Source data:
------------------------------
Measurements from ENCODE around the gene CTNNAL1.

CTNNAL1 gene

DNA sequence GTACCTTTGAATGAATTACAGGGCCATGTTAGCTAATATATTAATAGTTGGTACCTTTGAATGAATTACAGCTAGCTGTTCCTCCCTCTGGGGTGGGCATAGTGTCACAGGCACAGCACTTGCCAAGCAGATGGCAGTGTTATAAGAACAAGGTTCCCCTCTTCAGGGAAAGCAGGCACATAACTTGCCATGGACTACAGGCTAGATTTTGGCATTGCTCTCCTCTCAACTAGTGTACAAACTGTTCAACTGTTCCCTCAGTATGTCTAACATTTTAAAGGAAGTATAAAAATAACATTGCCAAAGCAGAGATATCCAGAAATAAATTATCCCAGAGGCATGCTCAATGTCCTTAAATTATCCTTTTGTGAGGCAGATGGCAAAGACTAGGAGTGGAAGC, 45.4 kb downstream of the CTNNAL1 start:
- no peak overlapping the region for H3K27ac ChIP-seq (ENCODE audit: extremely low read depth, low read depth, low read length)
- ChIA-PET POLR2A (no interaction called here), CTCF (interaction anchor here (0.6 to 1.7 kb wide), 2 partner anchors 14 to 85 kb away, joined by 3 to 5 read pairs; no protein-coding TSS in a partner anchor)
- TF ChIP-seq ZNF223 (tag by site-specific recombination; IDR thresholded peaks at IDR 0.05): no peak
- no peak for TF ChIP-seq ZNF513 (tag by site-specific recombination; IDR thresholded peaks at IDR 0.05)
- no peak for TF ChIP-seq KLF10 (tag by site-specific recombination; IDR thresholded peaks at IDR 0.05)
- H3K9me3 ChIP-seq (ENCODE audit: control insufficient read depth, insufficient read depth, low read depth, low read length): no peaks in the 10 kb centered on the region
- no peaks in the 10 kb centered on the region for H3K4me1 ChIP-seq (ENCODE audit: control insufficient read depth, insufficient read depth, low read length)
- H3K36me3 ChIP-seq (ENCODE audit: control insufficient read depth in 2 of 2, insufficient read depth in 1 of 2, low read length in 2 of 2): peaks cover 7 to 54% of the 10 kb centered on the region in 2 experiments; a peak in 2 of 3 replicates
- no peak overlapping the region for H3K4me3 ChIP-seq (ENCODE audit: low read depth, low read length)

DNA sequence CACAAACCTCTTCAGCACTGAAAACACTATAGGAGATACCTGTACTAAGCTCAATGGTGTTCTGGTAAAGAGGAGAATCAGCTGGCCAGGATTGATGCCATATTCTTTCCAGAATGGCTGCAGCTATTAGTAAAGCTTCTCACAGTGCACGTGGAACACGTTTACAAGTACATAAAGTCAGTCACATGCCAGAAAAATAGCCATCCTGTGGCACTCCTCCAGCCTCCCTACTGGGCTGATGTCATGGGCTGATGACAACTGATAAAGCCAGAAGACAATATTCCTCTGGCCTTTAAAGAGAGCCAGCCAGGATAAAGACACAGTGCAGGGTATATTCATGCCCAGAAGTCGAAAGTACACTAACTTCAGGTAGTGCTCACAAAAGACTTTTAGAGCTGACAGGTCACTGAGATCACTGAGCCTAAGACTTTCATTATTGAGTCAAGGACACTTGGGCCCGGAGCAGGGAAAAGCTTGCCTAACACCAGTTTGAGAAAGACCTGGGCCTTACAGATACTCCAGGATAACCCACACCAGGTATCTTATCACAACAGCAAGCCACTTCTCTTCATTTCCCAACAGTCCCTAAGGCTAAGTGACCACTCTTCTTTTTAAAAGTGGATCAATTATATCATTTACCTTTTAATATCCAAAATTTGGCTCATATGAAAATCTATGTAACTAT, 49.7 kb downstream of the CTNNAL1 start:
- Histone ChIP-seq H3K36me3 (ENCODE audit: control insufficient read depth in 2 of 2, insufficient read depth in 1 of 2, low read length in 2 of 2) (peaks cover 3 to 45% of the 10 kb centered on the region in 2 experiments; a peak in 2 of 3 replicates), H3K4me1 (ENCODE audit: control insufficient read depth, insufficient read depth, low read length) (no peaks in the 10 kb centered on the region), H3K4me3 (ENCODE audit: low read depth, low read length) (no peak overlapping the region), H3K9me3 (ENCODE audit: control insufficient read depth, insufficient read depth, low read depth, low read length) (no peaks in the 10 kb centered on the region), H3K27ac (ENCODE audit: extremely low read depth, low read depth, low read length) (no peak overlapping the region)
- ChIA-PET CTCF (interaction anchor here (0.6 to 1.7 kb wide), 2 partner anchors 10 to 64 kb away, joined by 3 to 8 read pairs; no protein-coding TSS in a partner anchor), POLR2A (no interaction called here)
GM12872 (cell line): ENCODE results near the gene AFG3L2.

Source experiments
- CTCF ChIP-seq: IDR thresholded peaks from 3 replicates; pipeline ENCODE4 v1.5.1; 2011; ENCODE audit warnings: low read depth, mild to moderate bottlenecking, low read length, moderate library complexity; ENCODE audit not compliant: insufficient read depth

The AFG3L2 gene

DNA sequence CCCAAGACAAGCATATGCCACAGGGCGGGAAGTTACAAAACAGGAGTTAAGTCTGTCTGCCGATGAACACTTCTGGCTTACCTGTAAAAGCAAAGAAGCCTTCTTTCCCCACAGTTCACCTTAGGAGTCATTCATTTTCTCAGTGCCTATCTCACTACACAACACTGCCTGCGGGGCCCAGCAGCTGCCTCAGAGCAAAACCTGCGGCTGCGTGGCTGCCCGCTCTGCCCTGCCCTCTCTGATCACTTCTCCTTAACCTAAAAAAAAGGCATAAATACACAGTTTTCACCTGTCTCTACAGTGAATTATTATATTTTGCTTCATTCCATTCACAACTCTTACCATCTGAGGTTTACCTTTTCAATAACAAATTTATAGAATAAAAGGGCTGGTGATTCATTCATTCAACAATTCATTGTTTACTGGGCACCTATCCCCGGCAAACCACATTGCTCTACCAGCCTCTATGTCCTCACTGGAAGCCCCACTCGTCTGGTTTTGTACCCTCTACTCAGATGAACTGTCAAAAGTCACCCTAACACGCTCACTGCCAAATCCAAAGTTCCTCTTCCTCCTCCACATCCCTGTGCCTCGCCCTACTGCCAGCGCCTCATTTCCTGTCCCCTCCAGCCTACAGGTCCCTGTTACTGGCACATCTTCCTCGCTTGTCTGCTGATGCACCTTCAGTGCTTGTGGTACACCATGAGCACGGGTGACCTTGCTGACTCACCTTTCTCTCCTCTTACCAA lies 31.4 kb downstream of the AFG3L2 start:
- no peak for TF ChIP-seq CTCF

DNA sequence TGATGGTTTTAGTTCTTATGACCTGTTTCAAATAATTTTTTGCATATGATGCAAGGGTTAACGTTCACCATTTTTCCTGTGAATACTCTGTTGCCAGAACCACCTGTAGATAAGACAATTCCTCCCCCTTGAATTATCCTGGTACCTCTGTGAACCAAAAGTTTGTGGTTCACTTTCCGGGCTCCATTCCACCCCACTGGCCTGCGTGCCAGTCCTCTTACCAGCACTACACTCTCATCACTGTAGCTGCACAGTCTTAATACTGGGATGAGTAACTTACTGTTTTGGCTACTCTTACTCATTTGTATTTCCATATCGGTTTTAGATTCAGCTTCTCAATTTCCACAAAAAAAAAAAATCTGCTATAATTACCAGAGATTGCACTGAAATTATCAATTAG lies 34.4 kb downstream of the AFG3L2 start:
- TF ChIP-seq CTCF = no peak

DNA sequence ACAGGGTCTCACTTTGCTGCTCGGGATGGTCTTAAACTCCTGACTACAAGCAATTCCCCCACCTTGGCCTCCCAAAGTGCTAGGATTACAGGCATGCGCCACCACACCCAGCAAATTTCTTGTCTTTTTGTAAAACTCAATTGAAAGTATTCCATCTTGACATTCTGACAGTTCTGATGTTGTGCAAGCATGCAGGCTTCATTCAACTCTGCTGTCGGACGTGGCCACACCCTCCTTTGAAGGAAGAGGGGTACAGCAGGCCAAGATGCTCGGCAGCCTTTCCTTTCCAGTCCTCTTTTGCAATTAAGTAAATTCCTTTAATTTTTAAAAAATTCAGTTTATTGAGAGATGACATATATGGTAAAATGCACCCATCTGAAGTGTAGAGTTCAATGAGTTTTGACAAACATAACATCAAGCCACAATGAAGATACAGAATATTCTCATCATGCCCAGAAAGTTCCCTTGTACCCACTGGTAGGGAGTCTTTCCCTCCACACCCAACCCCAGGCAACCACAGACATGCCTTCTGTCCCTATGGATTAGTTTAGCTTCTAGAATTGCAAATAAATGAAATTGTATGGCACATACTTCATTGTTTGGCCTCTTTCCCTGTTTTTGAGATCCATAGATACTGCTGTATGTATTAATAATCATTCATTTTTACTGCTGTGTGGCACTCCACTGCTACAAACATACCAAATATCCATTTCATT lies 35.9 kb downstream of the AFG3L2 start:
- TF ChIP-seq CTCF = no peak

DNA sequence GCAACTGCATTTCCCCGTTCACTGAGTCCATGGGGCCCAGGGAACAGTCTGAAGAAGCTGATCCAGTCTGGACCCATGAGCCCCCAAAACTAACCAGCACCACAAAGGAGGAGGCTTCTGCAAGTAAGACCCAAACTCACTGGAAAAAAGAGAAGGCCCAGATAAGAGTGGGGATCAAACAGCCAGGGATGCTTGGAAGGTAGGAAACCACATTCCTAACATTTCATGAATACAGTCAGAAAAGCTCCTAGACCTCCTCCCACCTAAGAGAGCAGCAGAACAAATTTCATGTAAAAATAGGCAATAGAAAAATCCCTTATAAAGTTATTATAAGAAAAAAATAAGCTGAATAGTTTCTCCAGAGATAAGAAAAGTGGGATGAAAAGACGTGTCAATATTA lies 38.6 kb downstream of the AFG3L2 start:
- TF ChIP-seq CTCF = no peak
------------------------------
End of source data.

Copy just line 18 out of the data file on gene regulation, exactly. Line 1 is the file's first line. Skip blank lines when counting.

- CTCF ChIP-seq: IDR thresholded peaks from 3 replicates; pipeline ENCODE4 v1.5.1; 2011; ENCODE audit warnings: low read depth, mild to moderate bottlenecking, low read length, moderate library complexity; ENCODE audit not compliant: insufficient read depth